43 R Jordan, In Good Faith: Sedition Law in Australia (2006) E-Brief: Parliamentary Library—Parliament of Australia www.aph.gov.au/library/INTGUIDE/LAW/sedition.htm at 16 May 2006.
44 D Ash, ‘Sedition’ (2005) (Summer 2005–2006) Forbes Flyer 2, 1; New South Wales Bar Association, Submission SED 20, 7 April 2006.
45 M Black, ‘Five Approaches to Reforming the Law: 650 Years of Treason and Sedition’ (Paper presented at Australasian Law Reform Agencies Conference, Sydney, 11 April 2006); New South Wales Bar Association, Submission SED 20, 7 April 2006.
46 S Macintyre, The Reds (1998), 17.
47 New South Wales Bar Association, Submission SED 20, 7 April 2006.
48 Crimes Act 1900 (NSW) s 16—which expressly continues the operation of the 1351 Statute of Treasons (25 Edward III c 2).
49 The first piece of federal crimes legislation was the Punishment of Offences Act 1901 (Cth), which provided punishments for infringements of the Commonwealth statutory prohibitions. Subsequently, 54 Fighting Words doctrine approved a marked expansion in Commonwealth legislative power, resulting in a spate of federal laws to maintain public order.50
2.24 The first comprehensive piece of federal crimes legislation was the Crimes Act 1914 (Cth), which contained a number of offences against the government, including treason and incitement to mutiny.51 The sedition offences were not included in the Crimes Act. However, the War Precautions Act 1914 (Cth) gave the Governor-General the authority to make regulations designed to suppress discussion of war aims, alliances, and conscription policy and practice.52
2.25 The sedition provisions were inserted into the Crimes Act in 1920.53 These provisions repeated in substance the common law definition of the offence,54 but were somewhat broader in that they did not require proof of subjective intention and did not require incitement to violence or public disturbance.55 Under ss 24C and 24D of the Crimes Act, it was an offence to engage in a seditious enterprise with a seditious intention or to write, print, utter or publish seditious words with a seditious intention.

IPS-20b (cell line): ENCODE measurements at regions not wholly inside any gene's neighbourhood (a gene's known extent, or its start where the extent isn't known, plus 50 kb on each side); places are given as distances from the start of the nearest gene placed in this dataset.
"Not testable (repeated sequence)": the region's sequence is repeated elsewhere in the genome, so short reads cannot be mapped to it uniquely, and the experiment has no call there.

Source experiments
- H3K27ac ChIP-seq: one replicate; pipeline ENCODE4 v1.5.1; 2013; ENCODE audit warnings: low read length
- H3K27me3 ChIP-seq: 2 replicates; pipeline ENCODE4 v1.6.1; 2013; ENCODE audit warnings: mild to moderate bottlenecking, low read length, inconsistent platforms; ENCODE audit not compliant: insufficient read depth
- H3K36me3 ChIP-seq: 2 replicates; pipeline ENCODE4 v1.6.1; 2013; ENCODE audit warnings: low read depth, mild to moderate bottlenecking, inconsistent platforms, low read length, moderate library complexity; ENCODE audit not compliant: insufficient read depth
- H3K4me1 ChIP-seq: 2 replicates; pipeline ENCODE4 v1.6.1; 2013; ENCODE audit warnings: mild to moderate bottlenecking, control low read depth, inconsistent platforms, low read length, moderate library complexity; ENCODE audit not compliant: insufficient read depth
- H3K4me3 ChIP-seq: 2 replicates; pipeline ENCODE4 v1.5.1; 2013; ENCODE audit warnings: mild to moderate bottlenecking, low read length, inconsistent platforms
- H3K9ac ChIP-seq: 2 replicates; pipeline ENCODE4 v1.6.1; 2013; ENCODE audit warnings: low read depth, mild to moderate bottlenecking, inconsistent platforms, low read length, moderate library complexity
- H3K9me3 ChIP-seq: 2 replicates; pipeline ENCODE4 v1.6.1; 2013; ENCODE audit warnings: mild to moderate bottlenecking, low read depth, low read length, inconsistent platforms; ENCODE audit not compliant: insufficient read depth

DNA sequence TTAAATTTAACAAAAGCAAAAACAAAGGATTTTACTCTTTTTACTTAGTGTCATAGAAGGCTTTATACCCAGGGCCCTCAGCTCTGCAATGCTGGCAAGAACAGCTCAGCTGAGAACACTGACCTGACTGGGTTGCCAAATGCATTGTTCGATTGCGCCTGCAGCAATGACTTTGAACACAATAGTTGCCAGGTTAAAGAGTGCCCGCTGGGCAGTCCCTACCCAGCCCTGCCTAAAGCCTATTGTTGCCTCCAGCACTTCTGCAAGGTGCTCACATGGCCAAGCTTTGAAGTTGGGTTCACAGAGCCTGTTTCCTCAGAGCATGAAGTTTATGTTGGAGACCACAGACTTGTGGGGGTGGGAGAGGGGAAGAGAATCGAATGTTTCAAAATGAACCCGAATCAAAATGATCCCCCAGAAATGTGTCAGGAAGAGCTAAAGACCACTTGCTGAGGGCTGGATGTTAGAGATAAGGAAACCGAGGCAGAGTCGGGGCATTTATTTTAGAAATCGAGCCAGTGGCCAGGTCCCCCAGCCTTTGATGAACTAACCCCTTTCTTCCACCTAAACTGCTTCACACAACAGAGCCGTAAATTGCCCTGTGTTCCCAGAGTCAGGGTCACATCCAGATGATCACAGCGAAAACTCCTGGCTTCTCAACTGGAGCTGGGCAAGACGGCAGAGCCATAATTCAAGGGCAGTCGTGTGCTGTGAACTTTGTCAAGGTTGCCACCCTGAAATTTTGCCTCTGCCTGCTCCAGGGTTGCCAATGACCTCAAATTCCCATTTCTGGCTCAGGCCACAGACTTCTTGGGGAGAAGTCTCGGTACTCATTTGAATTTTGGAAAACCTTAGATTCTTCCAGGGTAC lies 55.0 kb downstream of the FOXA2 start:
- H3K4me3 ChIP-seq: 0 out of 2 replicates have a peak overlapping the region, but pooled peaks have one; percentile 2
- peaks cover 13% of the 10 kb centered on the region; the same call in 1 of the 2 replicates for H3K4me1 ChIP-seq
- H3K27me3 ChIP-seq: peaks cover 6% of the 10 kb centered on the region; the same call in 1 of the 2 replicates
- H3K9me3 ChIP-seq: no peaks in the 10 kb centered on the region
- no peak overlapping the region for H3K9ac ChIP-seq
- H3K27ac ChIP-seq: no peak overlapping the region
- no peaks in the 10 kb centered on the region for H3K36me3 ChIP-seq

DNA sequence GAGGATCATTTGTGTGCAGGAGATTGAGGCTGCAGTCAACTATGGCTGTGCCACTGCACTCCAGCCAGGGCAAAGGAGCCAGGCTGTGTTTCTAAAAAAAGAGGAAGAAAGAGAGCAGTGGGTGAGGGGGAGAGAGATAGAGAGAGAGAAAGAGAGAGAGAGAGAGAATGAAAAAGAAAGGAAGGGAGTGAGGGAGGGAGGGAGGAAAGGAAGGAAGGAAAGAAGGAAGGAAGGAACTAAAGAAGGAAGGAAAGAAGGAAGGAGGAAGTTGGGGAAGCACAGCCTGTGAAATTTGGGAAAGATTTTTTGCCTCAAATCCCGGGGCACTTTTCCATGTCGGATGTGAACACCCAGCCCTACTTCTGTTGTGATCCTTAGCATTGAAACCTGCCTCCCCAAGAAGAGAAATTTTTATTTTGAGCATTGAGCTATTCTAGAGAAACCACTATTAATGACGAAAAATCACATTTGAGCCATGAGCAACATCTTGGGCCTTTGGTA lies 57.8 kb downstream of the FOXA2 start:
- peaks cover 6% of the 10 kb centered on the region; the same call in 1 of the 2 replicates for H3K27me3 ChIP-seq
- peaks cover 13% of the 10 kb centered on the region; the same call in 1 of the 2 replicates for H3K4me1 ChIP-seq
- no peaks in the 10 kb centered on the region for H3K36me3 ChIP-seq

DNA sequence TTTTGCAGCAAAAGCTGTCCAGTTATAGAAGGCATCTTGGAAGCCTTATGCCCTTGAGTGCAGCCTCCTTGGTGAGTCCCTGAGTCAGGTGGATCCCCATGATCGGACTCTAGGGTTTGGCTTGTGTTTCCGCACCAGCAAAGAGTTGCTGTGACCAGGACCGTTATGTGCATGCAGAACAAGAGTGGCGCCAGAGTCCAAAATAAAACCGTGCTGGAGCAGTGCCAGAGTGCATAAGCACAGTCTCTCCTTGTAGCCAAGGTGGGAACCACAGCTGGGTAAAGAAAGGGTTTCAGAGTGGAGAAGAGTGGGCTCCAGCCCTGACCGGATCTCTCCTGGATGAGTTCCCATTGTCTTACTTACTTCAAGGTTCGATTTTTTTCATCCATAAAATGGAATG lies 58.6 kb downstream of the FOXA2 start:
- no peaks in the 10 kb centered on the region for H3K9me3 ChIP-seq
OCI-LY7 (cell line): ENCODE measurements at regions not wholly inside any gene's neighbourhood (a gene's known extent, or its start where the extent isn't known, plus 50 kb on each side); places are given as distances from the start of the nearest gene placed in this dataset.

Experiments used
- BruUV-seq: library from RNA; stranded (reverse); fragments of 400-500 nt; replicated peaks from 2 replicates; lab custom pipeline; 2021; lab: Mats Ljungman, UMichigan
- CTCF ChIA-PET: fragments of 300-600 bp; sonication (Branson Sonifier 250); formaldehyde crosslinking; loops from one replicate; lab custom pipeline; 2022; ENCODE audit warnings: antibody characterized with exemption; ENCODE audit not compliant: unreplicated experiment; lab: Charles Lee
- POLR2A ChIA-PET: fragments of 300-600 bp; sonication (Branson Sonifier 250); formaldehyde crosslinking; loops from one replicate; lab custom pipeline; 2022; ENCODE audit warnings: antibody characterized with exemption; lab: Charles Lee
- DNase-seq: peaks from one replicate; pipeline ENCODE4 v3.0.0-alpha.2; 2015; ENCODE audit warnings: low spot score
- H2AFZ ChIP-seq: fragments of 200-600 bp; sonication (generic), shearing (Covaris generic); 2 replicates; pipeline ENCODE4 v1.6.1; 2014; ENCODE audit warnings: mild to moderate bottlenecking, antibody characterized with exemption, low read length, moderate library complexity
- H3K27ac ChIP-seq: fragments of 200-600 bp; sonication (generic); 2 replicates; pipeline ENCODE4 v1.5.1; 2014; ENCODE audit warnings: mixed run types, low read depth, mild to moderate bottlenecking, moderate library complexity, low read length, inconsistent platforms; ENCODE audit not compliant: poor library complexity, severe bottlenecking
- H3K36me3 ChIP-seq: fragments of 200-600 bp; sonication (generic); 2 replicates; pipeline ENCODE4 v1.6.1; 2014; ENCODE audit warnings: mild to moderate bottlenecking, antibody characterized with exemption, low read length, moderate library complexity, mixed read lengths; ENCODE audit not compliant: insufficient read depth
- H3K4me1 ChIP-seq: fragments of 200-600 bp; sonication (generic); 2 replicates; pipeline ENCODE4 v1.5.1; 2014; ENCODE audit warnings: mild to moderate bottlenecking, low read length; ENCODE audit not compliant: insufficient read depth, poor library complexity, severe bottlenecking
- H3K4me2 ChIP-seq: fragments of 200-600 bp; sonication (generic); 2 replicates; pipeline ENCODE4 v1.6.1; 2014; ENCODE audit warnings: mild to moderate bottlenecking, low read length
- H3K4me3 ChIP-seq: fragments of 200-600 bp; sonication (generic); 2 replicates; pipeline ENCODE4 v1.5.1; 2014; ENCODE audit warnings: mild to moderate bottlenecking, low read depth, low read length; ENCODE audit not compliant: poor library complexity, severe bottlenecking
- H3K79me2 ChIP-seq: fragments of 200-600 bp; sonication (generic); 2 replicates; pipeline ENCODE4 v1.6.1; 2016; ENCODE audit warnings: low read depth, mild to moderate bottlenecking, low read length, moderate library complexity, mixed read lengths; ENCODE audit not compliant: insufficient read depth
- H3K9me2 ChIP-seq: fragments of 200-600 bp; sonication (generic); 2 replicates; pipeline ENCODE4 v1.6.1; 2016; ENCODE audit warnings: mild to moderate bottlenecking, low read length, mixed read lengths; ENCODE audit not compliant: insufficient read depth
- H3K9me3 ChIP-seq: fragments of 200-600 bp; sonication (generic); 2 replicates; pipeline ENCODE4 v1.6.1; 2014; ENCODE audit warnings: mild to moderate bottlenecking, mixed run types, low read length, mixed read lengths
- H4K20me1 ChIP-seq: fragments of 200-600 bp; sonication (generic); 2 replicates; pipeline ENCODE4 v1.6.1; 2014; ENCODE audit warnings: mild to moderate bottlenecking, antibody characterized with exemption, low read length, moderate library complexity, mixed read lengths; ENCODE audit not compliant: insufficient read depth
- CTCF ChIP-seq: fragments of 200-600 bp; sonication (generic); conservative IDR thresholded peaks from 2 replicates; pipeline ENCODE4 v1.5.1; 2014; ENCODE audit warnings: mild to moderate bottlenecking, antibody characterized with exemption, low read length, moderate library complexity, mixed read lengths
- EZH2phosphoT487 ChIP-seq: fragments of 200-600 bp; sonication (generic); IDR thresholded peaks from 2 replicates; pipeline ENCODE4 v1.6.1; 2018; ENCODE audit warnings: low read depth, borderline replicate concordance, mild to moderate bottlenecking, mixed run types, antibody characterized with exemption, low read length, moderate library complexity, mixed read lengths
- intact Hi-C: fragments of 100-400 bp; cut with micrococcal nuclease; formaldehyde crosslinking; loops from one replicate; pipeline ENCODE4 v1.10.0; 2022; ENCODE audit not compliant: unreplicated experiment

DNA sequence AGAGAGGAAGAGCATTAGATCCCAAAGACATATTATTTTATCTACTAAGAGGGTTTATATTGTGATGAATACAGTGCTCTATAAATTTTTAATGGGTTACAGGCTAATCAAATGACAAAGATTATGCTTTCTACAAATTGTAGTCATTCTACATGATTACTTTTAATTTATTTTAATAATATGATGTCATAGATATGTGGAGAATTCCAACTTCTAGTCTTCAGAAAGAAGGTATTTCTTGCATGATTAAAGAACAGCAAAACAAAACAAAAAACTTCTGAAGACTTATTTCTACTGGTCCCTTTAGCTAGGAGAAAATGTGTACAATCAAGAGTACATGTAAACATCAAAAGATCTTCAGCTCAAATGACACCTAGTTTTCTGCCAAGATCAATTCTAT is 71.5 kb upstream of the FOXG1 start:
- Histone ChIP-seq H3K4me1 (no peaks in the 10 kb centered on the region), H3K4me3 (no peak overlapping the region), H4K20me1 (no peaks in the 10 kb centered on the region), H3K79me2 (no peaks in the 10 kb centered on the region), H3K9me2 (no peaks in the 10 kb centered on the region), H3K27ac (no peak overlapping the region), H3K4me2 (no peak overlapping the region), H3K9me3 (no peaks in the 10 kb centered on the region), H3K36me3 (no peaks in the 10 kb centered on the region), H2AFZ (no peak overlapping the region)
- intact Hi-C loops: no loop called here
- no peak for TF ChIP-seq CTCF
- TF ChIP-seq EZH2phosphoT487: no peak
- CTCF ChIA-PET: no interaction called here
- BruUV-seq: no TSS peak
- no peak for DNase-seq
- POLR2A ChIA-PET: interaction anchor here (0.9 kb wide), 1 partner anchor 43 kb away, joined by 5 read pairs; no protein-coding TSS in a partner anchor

2.26 ‘Seditious intention’ was defined as:
An intention to effect any of the following purposes, that is to say:
(a) to bring the Sovereign into hatred or contempt;
(b) to excite disaffection against the Sovereign or the Government or the Constitution of the United Kingdom or against either House of Parliament of the United Kingdom;
(c) to excite disaffection against the Government or Constitution of any of the King’s Dominions;
several federal offences were created as incidental to particular statutes: G Sawer, Australian Federal Politics 1901–1929 (1956), 135.
50 Ibid, 155.
51 The constitutional validity of the Crimes Act 1914 (Cth) was upheld on the basis of the Commonwealth’s incidental power to protect its operations by creating criminal offences: R v Kidman (1915) 20 CLR 425.
52 For example, War Precautions Act 1914 (Cth) s 4(d) gave the Governor-General power to make regulations in order to ‘prevent the spread of false reports or reports likely to cause disaffection to His Majesty or public alarm, or to interfere with the success of His Majesty’s forces by land or sea, or to prejudice His Majesty’s relations with foreign powers’. See G Sawer, Australian Federal Politics 1901– 1929 (1956), 141. The Commonwealth could also prohibit the importation of literature with a ‘seditious
intent’ pursuant to the Customs Act 1901 (Cth): see R Douglas, ‘Saving Australia from Sedition:
Customs, the Attorney-General’s Department and the Administration of Peacetime Political Censorship’ (2002) 30 Federal Law Review 135.
53 War Precautions Repeal Act 1920 (Cth) s 12. The provisions replicated those found in the Criminal Code 1899 (Qld), which were based on the British common law as outlined in Stephen’s Digest of the Criminal Law extracted earlier in this chapter: Commonwealth, Parliamentary Debates, House of Representatives, 23 November 1920, 6851 (L Groom).
54 G Sawer, Australian Federal Politics 1901–1929 (1956), 195.
55 See, eg, R v Aldred (1909) 22 Cox CC 1; R v Burns (1886) 16 Cox CC 355. See also L Maher, ‘The Use and Abuse of Sedition’ (1992) 14 Sydney Law Review 287, 290.
2. Origins and History of Sedition Law 55 (d) to excite disaffection against the Government or Constitution of the Commonwealth or against either House of the Parliament of the Commonwealth;
(e) to excite disaffection against the connexion of the King’s Dominions under the Crown;
(f) to excite His Majesty’s subjects to attempt to procure the alteration, otherwise than by lawful means, of any matter in the Commonwealth established by law of the Commonwealth; or (g) to promote feelings of ill-will and hostility between different classes of His Majesty’s subjects so as to endanger the peace, order and good government of the Commonwealth.56